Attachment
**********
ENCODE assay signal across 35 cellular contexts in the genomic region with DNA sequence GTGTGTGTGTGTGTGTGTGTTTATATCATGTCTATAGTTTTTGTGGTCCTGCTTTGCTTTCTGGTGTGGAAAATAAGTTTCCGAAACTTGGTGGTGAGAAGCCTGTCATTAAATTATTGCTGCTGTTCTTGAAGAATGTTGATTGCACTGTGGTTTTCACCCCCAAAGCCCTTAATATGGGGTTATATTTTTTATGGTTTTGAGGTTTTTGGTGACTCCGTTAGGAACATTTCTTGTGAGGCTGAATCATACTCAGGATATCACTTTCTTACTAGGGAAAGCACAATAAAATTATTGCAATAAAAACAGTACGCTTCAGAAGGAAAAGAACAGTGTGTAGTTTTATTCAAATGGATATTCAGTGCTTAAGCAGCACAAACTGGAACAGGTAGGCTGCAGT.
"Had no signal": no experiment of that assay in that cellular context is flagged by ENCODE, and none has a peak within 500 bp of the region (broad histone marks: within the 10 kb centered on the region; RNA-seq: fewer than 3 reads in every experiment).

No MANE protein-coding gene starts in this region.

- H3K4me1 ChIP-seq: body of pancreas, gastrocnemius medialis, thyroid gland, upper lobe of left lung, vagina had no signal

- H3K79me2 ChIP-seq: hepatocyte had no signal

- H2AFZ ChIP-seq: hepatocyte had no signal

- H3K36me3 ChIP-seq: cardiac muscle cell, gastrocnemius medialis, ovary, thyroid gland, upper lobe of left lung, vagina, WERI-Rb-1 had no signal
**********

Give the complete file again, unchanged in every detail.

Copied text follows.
ENCODE assay signal across 35 cellular contexts in the genomic region with DNA sequence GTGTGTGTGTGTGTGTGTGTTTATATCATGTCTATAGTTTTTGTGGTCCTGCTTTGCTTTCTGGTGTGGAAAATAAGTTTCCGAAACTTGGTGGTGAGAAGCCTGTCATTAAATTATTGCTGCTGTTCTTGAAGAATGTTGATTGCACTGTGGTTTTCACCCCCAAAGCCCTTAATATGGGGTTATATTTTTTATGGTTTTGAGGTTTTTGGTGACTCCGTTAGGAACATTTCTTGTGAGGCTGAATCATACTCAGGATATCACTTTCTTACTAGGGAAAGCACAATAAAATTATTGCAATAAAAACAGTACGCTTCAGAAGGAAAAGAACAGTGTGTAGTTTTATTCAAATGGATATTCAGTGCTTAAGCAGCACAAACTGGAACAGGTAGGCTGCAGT.
"Had no signal": no experiment of that assay in that cellular context is flagged by ENCODE, and none has a peak within 500 bp of the region (broad histone marks: within the 10 kb centered on the region; RNA-seq: fewer than 3 reads in every experiment).

No MANE protein-coding gene starts in this region.

- H3K4me1 ChIP-seq: body of pancreas, gastrocnemius medialis, thyroid gland, upper lobe of left lung, vagina had no signal

- H3K79me2 ChIP-seq: hepatocyte had no signal

- H2AFZ ChIP-seq: hepatocyte had no signal

- H3K36me3 ChIP-seq: cardiac muscle cell, gastrocnemius medialis, ovary, thyroid gland, upper lobe of left lung, vagina, WERI-Rb-1 had no signal